GC: Yes, that’s why I’m so knackered! I’ve had a cold for about three months. It was very hard. ‘Challenge’ is an understatement. I think giving birth to twins and raising them was easier.
The thing is, it’s six hours of high quality drama which is cinematic, ensemble, emotional. It’s a beast! So yes, it was hard to juggle everything. It was hard to keep fresh. Every morning you’d wake up knackered.
What were the specific challenges of filming in India?
GC: Shooting in India is not easy. It’s not like waking up in your own bed with your family and going into work every day, which is manageable. It’s not sleeping properly, it’s hot and dusty, dealing with a very large crew and hundreds of extras. It’s exhausting.
There’s always noise everywhere so your brain gets quite frazzled. Luckily I’ve made three films there and worked in India extensively so I know how to get the best out of my Indian crew, and at the same time help my British crew through the experience. One of the beautiful things about this shoot was how the two camps gelled so well.
One challenge was that I had to make sure the cast stayed fresh and didn’t repeat themselves. For the more experienced actors that was fine, but with the younger actors they got tired and they had bad tummies and I’d have to sit with them sometimes and say, ‘Right, this is where we’re at, this is where you’ve come from, this is where you’re going’.
So it was tough, I had to be ‘on’ from the moment I stepped onto set. It’s almost like a performance, corralling everybody and keeping their spirits up, and being on top of the stories, and making sure the actors were keeping on top of the nuances.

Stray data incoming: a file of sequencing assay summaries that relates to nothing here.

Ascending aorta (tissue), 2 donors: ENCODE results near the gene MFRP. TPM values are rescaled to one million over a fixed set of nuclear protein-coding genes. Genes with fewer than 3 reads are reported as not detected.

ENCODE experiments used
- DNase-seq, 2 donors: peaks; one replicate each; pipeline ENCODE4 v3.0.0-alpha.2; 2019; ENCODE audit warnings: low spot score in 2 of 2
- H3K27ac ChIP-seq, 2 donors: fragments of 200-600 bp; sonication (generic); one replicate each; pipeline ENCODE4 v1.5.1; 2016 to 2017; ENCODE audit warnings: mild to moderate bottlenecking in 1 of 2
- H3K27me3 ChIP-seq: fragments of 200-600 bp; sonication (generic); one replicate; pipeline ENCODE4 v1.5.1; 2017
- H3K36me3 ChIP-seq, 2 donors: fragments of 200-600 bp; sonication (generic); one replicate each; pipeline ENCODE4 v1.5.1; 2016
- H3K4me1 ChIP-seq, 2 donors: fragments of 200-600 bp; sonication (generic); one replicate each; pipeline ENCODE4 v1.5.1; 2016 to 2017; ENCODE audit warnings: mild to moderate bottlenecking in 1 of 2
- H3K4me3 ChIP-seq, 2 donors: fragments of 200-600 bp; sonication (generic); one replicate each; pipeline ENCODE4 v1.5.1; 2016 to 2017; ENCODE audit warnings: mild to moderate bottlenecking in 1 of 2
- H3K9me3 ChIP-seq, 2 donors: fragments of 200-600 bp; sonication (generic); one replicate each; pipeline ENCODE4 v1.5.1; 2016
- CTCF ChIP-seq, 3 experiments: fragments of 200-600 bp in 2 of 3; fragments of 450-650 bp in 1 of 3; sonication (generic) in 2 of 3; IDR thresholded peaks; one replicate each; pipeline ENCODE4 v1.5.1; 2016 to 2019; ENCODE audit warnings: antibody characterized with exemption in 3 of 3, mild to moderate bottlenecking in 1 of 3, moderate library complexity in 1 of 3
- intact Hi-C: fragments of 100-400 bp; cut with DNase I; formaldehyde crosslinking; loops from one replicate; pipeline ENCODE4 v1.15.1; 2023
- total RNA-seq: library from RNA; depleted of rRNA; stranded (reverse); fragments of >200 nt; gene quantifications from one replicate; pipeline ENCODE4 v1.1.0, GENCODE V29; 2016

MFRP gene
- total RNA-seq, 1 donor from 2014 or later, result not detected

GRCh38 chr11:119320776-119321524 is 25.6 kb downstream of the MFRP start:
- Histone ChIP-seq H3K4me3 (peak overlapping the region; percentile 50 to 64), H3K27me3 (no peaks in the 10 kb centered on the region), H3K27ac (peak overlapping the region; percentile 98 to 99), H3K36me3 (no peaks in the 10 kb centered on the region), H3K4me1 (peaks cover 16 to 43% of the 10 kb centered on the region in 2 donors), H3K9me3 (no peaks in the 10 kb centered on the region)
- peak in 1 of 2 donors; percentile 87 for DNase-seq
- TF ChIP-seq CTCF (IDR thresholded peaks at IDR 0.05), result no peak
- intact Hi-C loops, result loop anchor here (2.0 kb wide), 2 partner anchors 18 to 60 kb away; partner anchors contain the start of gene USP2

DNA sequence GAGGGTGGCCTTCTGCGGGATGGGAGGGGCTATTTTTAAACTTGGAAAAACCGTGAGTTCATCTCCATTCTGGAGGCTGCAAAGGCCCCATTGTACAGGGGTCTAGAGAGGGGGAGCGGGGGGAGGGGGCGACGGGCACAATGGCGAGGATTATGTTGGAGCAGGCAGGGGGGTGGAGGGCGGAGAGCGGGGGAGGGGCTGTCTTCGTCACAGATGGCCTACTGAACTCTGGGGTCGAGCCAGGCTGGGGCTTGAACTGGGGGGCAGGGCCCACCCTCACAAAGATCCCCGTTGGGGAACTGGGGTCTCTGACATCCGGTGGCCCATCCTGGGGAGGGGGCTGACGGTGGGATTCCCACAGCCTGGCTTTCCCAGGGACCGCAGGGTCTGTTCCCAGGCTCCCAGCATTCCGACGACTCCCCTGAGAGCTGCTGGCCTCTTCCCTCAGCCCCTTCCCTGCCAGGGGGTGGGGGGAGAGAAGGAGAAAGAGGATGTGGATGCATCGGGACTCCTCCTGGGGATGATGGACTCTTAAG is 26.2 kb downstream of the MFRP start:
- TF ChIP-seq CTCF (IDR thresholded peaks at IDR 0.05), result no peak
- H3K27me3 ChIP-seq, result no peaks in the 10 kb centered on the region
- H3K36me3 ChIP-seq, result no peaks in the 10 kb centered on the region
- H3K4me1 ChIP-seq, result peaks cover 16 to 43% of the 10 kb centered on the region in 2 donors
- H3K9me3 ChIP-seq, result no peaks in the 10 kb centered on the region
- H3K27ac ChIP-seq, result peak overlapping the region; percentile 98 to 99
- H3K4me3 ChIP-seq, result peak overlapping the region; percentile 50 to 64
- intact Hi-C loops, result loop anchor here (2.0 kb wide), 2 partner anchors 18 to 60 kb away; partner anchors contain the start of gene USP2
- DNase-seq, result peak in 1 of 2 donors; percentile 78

How do you direct such large numbers of cast and crew in the bigger set pieces?
GC: I have a secret. I bluetooth my phone to speakers so that first thing in the morning or after lunch particularly, I play music and dance. I’d put on “Les Miserables” and make everybody sing “One Day More.” Everybody thought I was mad but it’s very rousing! That’s one of the songs I listen to to get me going. There was one scene we shot in a ravine where John and his friend Samuel go off on horses to track down Daniel, and John has a flashback to when he used to be in the East India Company. So there were lots of soldiers and quite a complicated set-up. We noticed there was a bit of a smell and it turned out there was a dead cow in the field, but everything had been set up so we couldn’t move. Everybody was a bit upset so I just put on some really lovely Indian music which made the Indian crew really happy, and then I started singing along and they thought it was the funniest thing in the world. Those are the sorts of things I do to keep everyone ‘up’.
Many dramas set in India are actually filmed in neighboring countries such as Malaysia. Why did you shoot in India itself, given the difficulties?
GC: You can’t beat India on camera. It looks like India, and nowhere else does. I think dramas that do shoot in other countries are always slightly strange.
One of the things about India that existed long before the British came along and carried on long after they left, and will carry on, is their architecture, the palaces, the forts. We have used many, many shots of those amazing buildings and that is India, for me. You cannot shoot that anywhere else.
Read more about “Beecham House” and watch the trailer here. Lesley Nicol (Downton’s Mrs. Patmore) talks about her role in the period drama, here.
If you enjoyed this post, you’ll want to wander over to The Period Films List. You’ll especially like our post about Block Printed Fabrics in the Georgian Era, Downton Abbey’s Cast in other Period Dramas, and the Best Period Dramas: Georgian Era List.